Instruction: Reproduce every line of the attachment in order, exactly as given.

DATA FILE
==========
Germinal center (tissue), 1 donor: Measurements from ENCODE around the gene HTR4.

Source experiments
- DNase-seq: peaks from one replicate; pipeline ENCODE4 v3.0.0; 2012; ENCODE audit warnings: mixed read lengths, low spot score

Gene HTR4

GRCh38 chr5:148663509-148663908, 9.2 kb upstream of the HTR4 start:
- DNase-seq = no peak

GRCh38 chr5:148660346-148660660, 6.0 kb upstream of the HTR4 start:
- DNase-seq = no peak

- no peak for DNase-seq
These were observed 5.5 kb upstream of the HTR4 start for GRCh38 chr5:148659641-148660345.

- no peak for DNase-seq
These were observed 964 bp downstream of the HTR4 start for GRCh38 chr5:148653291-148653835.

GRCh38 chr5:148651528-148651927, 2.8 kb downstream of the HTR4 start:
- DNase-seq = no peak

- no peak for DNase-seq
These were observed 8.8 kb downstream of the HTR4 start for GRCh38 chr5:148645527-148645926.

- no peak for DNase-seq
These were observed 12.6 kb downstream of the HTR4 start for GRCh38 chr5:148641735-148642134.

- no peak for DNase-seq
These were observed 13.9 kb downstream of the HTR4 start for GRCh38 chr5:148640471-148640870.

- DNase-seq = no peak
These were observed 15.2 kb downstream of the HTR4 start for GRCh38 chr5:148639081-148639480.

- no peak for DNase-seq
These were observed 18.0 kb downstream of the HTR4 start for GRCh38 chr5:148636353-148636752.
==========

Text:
Germinal center (tissue), 1 donor: Measurements from ENCODE around the gene HTR4.

Source experiments
- DNase-seq: peaks from one replicate; pipeline ENCODE4 v3.0.0; 2012; ENCODE audit warnings: mixed read lengths, low spot score

Gene HTR4

GRCh38 chr5:148663509-148663908, 9.2 kb upstream of the HTR4 start:
- DNase-seq = no peak

GRCh38 chr5:148660346-148660660, 6.0 kb upstream of the HTR4 start:
- DNase-seq = no peak

- no peak for DNase-seq
These were observed 5.5 kb upstream of the HTR4 start for GRCh38 chr5:148659641-148660345.

- no peak for DNase-seq
These were observed 964 bp downstream of the HTR4 start for GRCh38 chr5:148653291-148653835.

GRCh38 chr5:148651528-148651927, 2.8 kb downstream of the HTR4 start:
- DNase-seq = no peak

- no peak for DNase-seq
These were observed 8.8 kb downstream of the HTR4 start for GRCh38 chr5:148645527-148645926.

- no peak for DNase-seq
These were observed 12.6 kb downstream of the HTR4 start for GRCh38 chr5:148641735-148642134.

- no peak for DNase-seq
These were observed 13.9 kb downstream of the HTR4 start for GRCh38 chr5:148640471-148640870.

- DNase-seq = no peak
These were observed 15.2 kb downstream of the HTR4 start for GRCh38 chr5:148639081-148639480.

- no peak for DNase-seq
These were observed 18.0 kb downstream of the HTR4 start for GRCh38 chr5:148636353-148636752.